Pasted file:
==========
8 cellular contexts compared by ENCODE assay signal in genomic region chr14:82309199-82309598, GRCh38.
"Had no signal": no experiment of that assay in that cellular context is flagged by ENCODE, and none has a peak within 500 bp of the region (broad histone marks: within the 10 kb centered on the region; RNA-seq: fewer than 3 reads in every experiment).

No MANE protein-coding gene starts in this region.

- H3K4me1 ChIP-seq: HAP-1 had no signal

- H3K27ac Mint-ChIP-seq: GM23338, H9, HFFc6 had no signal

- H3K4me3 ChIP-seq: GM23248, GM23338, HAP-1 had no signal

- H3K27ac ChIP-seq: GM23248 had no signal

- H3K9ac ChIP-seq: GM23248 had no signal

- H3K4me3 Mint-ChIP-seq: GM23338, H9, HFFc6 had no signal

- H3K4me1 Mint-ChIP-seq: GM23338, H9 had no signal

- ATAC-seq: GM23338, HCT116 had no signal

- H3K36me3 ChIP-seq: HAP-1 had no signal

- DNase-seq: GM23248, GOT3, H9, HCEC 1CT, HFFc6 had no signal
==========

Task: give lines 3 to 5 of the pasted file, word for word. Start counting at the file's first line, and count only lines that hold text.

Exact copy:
No MANE protein-coding gene starts in this region.

- H3K4me1 ChIP-seq: HAP-1 had no signal

- H3K27ac Mint-ChIP-seq: GM23338, H9, HFFc6 had no signal